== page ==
"That stuff," he reported, "is morphine sulphate, and the druggist says there was enough of it to take you clear out of this world and into the next."
"Hm! That Nadiboff woman!" muttered Trotter. "She has been as dangerous as any of them, and yet it is hard to be rough with her after her one act of gratitude to you, Benson. I could see that she went north on the train, of course, but she'd be liable to suspicion and punishment by some of the members of the gang of that infernal Gaston. He has yet other men, I suspect, who may be watching the trains further on, and Mlle. Nadiboff, after saving you, Benson, from their latest death trap, might run right into their vengeance. She ought to be gotten away from here by some other means."
"She can be—by ship," hinted Jack, quietly.
"Let me see," mused Trotter. "Yes; that can be done, if you want to take some trouble. At about eleven to-night the Savannah freight steamer, bound for Havana, will pass by about a dozen miles out. You could pick her up by watching for her searchlight. Do you feel like sending Nadiboff to Cuba, in that fashion?"
"If it suits her, we'll do it," Jack replied quickly enough.
"It may be very bad for her if it doesn't suit her," replied Trotter, grimly. "Well, hurry along and see if you can do it. Drummond and Miss Peddensen are going north to-night, also."
As the submarine party left the house they met Packwood and Hennessy coming along.
"I think you'll get as good a news story as you can want to-night," said Jack to the reporter. "You remember, Mr. Farnum promised you one before the tip was given to any other reporter."
Hennessy expressed his, thanks warmly, and the quartette hastened on to the hotel. Captain Jack had little difficulty in seeing Mlle. Nadiboff in the parlor. When he explained to her the plan, she gladly accepted.
"You will not believe me, my Captain," she smiled, wearily, "but I am wholly through with spying. I shall never again disgrace my womanhood in that way."
Owing to the fire Mlle. Nadiboff was not burdened with baggage. She carried her evening dress in a new dress suit case bought by Hal at one of the stores. In going away she wore a plain gray dress and dark brown jacket purchased from one of the maids at the hotel. Mlle. Nadiboff's jewelry and money, with which she was well supplied, had been in the hotel safe, so that she left with the means of pursuing her journey in comfort.
"It is a whim of mine, my Captain," cried the Russian, gayly, as they left the hotel, "but will you give me your arm down to the shore?"
"Gladly," Jack agreed.
They took a shore boat and went out to the "Benson." While Captain Jack helped the pretty visitor aboard Hal hastened below to bring her up a chair.
"You have your wish, at last, Mademoiselle, to visit this craft," Jack laughed, then added, gravely: "I am sorry, indeed, that I cannot invite you below."
"I have lost my desire to see the interior of the boat," she replied, with equal gravity.
A start was made in plenty of time. Gayly the "Benson" bounded out over the waves, as though even that grim little steel craft of war could appreciate the fact that its dangers were over.
In time Captain Jack picked up the Havana bound freighter by the rays of her searchlight, and moved on out to intercept her. He signaled that he had a passenger to put aboard. The steamship lay to, lowering a side gangway, and the "Benson" ran neatly in. The transfer was made.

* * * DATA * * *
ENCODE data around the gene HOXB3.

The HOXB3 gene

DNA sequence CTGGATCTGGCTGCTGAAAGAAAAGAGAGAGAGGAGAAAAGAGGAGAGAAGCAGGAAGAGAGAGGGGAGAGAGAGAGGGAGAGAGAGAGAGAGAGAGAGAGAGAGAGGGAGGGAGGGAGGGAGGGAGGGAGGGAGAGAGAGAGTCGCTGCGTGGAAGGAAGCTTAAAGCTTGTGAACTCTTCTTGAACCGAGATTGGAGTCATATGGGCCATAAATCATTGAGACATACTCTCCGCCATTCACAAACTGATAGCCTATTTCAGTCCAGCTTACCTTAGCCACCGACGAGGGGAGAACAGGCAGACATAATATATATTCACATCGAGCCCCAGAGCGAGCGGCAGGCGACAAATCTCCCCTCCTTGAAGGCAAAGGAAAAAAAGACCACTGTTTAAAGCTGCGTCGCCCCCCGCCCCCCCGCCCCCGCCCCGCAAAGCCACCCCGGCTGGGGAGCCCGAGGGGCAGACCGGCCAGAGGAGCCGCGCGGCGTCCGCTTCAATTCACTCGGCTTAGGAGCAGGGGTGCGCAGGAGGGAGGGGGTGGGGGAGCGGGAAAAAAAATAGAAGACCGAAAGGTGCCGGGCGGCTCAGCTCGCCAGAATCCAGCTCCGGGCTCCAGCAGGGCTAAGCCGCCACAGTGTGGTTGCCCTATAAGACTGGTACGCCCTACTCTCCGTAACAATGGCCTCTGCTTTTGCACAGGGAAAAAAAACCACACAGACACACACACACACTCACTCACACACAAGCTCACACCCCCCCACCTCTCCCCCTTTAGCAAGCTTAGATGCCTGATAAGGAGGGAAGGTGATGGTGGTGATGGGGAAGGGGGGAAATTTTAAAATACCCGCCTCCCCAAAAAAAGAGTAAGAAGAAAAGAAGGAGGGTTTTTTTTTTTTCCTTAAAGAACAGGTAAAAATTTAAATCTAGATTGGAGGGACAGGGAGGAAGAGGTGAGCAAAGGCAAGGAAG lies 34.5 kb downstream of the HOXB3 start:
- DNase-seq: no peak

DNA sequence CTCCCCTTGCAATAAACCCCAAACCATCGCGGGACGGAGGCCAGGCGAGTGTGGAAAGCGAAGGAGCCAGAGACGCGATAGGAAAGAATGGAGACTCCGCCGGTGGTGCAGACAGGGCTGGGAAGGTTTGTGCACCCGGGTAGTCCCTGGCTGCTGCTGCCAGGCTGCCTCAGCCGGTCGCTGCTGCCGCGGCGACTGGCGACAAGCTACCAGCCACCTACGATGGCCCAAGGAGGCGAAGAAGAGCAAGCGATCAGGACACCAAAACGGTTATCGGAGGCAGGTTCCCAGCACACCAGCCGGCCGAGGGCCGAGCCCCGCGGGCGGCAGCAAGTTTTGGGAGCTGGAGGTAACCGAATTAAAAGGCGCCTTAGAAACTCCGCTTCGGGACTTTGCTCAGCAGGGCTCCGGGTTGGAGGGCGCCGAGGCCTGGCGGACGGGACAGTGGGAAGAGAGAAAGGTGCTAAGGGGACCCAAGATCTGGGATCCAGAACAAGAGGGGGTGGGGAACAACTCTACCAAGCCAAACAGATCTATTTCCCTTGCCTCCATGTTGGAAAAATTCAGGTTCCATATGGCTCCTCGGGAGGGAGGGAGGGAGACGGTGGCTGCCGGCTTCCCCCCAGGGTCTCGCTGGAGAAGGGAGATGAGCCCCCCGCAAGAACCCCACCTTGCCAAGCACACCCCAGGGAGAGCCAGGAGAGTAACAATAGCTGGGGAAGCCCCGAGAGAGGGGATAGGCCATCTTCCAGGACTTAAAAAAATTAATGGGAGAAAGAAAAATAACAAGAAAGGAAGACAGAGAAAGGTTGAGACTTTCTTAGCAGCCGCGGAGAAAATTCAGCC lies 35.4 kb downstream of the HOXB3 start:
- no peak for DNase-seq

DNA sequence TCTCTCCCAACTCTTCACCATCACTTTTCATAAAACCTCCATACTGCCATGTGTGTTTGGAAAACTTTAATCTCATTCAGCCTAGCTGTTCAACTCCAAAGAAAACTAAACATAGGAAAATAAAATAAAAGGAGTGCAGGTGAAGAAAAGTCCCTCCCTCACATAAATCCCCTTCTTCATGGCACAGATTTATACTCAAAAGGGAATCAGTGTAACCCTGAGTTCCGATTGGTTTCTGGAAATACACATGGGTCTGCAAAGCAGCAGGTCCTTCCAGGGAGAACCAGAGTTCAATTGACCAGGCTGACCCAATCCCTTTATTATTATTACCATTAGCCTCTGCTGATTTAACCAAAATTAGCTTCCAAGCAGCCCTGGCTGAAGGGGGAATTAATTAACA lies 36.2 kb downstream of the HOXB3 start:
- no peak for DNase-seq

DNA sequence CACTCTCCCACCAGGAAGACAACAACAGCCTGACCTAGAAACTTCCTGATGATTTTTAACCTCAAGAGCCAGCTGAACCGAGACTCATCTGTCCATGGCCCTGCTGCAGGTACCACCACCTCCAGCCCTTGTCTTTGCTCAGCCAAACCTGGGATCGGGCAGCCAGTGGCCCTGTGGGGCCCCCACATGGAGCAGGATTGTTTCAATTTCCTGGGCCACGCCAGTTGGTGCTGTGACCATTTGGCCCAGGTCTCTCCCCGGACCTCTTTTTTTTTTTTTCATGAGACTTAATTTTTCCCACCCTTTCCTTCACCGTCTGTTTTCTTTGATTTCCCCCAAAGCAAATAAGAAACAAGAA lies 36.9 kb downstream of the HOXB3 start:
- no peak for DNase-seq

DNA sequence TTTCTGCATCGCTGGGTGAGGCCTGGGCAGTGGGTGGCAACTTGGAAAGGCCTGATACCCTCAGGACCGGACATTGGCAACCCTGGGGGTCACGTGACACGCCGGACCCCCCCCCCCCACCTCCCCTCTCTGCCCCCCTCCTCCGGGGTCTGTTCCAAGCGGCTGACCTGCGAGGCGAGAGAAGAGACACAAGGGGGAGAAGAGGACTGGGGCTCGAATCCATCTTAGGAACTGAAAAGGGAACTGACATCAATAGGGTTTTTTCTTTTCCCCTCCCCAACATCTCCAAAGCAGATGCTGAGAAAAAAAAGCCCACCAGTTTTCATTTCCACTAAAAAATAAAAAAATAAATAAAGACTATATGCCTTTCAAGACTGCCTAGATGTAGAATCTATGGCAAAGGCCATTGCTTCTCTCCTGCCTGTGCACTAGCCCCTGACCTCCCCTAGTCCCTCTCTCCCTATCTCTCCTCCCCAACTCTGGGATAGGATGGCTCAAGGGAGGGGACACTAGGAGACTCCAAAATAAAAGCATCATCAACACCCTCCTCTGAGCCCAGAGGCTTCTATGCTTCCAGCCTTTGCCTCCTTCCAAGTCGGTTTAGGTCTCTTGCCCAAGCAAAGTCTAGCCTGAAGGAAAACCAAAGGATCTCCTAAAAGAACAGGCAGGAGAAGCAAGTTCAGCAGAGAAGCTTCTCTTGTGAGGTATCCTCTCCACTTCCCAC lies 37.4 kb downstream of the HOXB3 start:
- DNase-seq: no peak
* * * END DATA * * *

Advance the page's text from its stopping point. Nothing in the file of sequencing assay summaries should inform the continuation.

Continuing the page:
Just as she was helped over the side Mlle. Nadiboff placed her hand in Jack's.
"Good-bye, my Captain," she said, sadly.
"Good-bye, Mademoiselle," answered the submarine boy. "And remember that you are done with the spies."
"Forever! Again, good-bye, my Captain."
As both craft moved off on their respective courses Captain Benson saw a little white handkerchief fluttering at the freighter's stern rail. As long as it could be visible over the waters that handkerchief fluttered. "I guess the little Russian must have tied her handkerchief there," observed Eph, dryly, and Captain Jack smiled; while Jacob Farnum turned to whisper to the inventor:
"Dave, our youthful captain has the greatest respect in the world for a woman, but he'll never be made a fool of by one of the wrong kind."
Henceforth, as long as she remained at Spruce Beach, the submarine craft was wholly unmolested and avoided by spies. Gaston, who turned out to be the real leader of one party, instead of M. Lemaire, was sentenced to prison for assault. Leroux and his Greek accomplice confessed to the attempt to explode the mine under the "Benson," and were sent to the penitentiary. There, also, journeyed M. Lemaire, for a long term, on account of his all but successful shot at Jack Benson.
With the exception of those sent to prison none of the spies have as yet been heard from.
For a considerable time the "Benson" remained at, or near, Spruce Beach. Hennessy's articles attracted great attention to the craft. The Navy people were charmed by the new capabilities shown by this latest of the Pollard submarine boats.
Later the submarine boys were destined to turn their attention to new and thrilling work with submarine craft And now came most stirring times that put their grit, intelligence and resource to the hardest kind of tests.
These newest happenings will be related in full in the next volume of this series, which will appear under the title: "The Submarine Boys' Lightning Cruise; Or, The Young Kings of the Deep." The reader of this new volume will find a rare treat in store for him!